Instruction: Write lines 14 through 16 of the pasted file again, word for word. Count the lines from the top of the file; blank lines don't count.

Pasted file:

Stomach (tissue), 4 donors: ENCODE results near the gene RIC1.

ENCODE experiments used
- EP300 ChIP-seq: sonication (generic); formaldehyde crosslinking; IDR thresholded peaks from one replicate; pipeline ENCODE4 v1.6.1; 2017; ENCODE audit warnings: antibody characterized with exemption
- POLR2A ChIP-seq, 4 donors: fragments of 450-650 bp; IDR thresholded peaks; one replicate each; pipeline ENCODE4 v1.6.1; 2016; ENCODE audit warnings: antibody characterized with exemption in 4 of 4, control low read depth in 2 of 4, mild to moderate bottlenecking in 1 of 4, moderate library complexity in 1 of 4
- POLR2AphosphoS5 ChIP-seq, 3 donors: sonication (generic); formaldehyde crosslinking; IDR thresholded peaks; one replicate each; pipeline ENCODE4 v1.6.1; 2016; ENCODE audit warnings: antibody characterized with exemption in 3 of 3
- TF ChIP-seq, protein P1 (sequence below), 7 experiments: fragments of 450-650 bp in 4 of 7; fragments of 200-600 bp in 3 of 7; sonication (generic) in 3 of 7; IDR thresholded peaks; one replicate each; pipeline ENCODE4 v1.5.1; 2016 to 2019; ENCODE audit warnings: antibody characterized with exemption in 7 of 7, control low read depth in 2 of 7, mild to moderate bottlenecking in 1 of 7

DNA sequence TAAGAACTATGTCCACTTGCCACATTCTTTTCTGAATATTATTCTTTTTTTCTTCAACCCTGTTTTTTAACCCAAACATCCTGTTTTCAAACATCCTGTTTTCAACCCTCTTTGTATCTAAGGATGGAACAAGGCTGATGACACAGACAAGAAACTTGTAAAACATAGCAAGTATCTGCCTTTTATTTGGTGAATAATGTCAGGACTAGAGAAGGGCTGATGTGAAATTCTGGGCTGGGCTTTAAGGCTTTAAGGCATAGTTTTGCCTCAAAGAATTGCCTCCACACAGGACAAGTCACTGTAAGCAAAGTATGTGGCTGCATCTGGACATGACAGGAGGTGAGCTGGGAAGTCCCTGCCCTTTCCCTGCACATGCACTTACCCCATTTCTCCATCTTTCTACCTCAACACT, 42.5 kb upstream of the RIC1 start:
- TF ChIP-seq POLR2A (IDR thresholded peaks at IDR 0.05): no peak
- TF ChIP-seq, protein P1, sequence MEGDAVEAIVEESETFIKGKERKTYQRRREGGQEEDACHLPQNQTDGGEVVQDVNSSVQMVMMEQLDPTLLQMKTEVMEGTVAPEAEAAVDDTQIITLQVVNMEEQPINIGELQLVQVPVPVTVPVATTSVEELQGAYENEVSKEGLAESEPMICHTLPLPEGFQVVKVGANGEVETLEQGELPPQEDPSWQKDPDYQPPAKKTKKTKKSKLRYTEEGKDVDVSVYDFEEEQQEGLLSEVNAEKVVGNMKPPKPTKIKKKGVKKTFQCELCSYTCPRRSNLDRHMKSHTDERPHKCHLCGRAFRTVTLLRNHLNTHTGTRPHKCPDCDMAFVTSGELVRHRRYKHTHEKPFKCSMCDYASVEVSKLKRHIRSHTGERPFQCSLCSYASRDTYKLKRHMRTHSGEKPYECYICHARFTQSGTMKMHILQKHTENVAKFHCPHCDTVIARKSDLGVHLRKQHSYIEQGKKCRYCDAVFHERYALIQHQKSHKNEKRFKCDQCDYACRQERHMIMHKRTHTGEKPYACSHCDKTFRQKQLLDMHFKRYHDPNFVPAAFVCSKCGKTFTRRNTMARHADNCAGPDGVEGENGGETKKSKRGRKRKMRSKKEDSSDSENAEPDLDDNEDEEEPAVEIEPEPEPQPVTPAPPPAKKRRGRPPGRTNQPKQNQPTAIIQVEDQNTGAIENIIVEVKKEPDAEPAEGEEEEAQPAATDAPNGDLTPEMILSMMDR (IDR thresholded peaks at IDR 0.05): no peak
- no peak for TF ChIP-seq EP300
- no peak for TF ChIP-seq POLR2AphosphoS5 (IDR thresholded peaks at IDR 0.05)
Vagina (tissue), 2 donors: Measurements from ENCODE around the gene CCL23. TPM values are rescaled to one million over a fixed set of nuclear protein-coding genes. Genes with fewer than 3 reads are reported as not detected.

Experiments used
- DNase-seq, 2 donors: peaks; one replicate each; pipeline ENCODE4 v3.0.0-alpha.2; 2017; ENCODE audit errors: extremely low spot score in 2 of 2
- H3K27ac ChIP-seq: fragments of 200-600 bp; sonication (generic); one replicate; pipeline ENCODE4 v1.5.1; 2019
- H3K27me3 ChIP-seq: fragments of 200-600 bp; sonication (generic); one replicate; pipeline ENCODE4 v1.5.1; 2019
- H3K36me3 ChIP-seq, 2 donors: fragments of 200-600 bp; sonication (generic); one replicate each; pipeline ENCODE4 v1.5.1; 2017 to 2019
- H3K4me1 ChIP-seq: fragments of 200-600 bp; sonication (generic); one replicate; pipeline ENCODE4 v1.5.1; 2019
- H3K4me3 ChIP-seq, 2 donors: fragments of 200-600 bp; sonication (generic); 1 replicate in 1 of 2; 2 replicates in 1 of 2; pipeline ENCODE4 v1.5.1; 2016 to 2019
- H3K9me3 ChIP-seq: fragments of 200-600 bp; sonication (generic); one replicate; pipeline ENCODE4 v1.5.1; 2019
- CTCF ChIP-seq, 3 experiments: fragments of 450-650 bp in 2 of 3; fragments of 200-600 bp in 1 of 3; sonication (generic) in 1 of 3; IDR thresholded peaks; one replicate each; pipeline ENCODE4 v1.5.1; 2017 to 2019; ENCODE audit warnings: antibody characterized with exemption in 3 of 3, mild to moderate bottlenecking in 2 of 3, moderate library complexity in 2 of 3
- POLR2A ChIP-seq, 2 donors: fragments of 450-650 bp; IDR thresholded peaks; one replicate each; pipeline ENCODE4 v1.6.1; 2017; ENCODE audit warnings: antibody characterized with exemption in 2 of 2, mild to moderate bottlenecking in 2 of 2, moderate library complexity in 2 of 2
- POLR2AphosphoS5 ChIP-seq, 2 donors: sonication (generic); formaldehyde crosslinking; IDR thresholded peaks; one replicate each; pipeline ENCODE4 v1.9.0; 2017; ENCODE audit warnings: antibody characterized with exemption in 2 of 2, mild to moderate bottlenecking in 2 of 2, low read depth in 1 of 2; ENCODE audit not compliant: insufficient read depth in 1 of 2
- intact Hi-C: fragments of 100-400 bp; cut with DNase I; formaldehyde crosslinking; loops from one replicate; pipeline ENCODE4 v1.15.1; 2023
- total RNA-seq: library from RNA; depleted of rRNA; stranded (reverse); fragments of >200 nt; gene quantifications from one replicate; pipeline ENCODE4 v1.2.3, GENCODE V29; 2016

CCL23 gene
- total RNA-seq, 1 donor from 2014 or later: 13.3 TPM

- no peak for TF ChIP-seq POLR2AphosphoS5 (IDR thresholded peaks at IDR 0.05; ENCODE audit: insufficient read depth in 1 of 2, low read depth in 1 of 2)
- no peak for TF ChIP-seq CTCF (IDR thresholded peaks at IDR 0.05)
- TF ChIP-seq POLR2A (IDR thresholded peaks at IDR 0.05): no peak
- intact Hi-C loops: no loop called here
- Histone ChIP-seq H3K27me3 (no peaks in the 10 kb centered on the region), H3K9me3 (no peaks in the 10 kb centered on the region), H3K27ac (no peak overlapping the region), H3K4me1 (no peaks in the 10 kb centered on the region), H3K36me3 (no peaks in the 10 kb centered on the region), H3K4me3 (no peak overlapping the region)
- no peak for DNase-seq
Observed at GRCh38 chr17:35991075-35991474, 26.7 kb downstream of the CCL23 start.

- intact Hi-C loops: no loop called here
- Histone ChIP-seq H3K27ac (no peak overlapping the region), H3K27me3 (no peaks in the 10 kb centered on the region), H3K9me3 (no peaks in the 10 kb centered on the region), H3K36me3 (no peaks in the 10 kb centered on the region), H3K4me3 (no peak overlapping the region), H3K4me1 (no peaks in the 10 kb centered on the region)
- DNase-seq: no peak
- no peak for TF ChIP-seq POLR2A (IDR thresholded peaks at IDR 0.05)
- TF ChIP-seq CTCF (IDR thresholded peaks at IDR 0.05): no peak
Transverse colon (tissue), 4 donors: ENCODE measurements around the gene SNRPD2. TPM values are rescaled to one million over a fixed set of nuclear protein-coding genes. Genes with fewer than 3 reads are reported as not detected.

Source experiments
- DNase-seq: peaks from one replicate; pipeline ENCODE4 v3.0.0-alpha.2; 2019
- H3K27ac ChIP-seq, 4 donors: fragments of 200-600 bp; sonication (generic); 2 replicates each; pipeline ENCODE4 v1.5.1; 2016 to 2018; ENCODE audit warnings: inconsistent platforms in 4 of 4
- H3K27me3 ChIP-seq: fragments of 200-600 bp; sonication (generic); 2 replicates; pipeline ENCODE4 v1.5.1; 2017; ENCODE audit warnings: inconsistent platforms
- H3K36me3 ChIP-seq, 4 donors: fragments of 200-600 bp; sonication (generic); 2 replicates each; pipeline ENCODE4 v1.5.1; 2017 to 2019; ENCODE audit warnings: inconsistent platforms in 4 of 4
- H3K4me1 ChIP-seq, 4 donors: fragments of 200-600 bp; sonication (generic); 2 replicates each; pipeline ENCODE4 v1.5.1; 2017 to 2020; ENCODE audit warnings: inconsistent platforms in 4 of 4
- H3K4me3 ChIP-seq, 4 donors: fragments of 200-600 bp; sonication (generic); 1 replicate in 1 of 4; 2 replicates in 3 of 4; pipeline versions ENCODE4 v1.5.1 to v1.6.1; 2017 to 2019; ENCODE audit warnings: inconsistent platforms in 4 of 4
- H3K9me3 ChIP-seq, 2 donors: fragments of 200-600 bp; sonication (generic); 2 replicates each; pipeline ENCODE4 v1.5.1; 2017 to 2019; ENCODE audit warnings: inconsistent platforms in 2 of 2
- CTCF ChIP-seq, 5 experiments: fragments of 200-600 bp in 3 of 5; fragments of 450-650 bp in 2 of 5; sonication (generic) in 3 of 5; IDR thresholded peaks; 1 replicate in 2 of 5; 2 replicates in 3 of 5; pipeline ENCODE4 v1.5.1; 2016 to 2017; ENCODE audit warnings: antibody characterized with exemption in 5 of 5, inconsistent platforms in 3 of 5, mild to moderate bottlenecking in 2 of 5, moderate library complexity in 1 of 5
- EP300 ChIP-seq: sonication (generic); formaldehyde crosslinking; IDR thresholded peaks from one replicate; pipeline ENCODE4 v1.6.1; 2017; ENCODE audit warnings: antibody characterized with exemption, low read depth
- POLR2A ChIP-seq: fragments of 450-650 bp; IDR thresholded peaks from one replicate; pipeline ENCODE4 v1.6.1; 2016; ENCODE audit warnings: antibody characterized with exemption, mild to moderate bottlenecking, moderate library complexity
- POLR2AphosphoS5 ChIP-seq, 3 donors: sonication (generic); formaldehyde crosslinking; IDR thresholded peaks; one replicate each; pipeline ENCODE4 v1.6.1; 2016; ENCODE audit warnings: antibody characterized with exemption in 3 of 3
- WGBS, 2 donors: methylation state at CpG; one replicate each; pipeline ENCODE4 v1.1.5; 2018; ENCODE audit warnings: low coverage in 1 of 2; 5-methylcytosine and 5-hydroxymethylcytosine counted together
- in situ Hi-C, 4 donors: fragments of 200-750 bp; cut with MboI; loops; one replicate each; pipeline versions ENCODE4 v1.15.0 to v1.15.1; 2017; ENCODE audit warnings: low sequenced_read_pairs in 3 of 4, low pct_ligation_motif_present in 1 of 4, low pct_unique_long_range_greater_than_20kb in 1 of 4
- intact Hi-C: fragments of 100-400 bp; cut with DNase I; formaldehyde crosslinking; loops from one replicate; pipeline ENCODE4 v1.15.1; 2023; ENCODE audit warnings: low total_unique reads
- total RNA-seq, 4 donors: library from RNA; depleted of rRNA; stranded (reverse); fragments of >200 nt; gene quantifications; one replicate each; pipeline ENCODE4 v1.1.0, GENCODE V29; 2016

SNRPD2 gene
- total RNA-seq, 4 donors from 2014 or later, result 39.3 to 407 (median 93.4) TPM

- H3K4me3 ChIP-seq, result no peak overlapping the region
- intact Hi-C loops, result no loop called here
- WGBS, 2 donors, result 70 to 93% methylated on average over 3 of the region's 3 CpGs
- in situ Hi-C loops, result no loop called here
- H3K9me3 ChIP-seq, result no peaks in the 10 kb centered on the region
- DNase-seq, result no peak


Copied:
- DNase-seq, 2 donors: peaks; one replicate each; pipeline ENCODE4 v3.0.0-alpha.2; 2017; ENCODE audit errors: extremely low spot score in 2 of 2
- H3K27ac ChIP-seq: fragments of 200-600 bp; sonication (generic); one replicate; pipeline ENCODE4 v1.5.1; 2019
- H3K27me3 ChIP-seq: fragments of 200-600 bp; sonication (generic); one replicate; pipeline ENCODE4 v1.5.1; 2019